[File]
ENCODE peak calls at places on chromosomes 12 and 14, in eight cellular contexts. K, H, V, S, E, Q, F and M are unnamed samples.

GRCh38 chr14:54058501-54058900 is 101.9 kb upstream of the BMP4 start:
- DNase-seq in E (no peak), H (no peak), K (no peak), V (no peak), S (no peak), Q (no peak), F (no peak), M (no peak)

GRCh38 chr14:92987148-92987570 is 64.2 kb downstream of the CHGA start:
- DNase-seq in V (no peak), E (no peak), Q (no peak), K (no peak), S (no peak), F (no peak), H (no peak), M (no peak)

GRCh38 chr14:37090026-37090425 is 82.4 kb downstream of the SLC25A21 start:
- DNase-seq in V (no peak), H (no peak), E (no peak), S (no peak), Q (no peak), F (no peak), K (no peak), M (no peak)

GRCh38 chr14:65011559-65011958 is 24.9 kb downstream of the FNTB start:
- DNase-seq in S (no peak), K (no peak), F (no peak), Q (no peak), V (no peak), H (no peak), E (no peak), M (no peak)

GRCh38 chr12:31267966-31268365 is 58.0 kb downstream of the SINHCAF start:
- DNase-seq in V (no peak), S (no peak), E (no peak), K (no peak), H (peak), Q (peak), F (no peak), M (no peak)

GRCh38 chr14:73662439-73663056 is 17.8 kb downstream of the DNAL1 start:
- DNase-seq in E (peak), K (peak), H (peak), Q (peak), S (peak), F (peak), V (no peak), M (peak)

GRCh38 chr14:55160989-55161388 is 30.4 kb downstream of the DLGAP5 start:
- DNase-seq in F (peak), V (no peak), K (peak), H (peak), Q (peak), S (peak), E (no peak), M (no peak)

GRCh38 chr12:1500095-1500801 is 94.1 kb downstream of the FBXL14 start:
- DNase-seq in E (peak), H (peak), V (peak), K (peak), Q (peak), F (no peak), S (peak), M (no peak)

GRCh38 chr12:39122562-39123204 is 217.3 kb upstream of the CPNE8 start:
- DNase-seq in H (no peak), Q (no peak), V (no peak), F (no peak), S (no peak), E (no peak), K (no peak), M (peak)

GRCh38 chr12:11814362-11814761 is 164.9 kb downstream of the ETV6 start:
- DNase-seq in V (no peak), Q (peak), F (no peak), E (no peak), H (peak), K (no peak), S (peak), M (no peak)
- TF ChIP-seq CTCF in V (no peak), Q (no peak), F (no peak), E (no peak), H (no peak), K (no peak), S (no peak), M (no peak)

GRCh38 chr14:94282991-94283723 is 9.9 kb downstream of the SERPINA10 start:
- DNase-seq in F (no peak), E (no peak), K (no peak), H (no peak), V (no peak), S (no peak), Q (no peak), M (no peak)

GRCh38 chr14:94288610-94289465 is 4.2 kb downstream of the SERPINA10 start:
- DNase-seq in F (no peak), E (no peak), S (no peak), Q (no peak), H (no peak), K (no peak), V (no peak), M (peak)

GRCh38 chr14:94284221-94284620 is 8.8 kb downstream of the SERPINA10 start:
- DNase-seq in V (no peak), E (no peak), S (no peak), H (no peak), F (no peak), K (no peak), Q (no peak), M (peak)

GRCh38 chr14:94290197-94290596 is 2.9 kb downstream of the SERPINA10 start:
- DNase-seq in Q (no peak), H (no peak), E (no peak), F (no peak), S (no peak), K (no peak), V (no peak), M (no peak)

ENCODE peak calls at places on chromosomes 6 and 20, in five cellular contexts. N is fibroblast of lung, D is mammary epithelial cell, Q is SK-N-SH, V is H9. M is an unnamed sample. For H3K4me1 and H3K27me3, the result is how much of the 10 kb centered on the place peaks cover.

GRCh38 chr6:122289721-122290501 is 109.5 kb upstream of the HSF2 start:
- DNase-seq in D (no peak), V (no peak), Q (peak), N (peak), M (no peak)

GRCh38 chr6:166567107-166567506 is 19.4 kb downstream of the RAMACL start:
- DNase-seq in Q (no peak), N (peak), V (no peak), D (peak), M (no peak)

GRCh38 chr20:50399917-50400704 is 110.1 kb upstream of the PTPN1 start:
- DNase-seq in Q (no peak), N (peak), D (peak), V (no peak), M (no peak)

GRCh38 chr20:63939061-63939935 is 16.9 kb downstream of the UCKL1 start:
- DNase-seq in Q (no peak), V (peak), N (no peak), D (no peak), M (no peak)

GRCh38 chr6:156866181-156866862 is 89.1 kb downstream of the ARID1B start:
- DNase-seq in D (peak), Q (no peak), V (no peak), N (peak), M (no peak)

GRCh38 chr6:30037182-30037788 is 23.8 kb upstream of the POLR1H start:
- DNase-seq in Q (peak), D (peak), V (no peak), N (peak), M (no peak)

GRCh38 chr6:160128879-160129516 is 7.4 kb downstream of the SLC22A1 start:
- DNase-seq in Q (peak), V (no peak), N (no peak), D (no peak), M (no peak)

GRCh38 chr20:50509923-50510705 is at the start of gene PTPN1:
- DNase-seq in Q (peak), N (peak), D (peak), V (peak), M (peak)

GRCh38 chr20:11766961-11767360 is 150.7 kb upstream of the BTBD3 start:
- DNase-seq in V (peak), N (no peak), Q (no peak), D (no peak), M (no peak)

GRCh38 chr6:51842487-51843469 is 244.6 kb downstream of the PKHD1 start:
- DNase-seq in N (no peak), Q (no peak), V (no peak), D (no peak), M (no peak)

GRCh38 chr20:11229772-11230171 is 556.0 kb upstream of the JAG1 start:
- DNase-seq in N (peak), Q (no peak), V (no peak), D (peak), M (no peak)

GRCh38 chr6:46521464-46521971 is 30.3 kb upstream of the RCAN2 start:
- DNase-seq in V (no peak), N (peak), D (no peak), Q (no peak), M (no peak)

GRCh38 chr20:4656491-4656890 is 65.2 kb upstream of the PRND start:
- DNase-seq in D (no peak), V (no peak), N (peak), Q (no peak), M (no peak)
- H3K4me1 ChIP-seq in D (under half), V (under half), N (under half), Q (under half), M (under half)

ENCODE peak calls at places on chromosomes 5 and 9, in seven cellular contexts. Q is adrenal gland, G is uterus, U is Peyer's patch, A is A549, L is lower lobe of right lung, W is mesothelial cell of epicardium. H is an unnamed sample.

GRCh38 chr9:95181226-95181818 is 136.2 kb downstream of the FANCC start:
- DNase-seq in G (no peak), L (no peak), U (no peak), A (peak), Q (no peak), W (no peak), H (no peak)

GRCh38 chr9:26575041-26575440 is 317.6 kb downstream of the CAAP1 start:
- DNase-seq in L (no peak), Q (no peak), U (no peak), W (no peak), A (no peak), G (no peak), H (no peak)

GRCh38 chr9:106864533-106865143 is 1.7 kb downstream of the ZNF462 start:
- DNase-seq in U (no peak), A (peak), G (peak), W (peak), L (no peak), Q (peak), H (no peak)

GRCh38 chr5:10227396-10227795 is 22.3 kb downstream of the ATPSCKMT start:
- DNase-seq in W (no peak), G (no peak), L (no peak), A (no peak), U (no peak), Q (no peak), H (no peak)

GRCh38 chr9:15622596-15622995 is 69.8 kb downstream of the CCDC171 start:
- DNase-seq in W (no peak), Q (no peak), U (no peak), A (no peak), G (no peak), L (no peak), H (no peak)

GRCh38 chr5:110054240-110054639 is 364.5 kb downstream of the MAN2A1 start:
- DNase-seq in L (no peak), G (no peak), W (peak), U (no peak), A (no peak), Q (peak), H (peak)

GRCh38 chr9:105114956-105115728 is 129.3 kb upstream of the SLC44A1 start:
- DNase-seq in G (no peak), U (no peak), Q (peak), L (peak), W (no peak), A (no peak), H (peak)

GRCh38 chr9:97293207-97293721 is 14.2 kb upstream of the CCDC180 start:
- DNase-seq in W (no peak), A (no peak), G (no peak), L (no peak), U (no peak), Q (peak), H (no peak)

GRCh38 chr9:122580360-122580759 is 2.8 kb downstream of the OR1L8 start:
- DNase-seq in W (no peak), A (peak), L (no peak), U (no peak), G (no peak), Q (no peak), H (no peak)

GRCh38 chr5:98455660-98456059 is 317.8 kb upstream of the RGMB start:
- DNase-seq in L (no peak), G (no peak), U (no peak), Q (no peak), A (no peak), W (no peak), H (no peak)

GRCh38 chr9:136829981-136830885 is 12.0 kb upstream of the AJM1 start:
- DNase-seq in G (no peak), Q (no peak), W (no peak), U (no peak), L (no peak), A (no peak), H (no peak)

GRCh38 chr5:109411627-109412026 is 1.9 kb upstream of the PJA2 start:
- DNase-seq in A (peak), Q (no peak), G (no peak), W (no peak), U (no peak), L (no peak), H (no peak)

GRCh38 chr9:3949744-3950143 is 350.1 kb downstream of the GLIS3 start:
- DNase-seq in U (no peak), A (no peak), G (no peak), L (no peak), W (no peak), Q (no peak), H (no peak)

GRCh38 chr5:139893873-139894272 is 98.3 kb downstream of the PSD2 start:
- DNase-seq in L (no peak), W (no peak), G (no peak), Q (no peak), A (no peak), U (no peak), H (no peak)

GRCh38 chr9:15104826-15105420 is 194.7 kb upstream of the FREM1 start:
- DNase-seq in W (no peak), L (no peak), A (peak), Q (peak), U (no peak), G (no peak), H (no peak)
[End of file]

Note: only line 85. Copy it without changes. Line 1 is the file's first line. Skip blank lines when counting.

- DNase-seq in U (no peak), A (no peak), G (no peak), L (no peak), W (no peak), Q (no peak), H (no peak)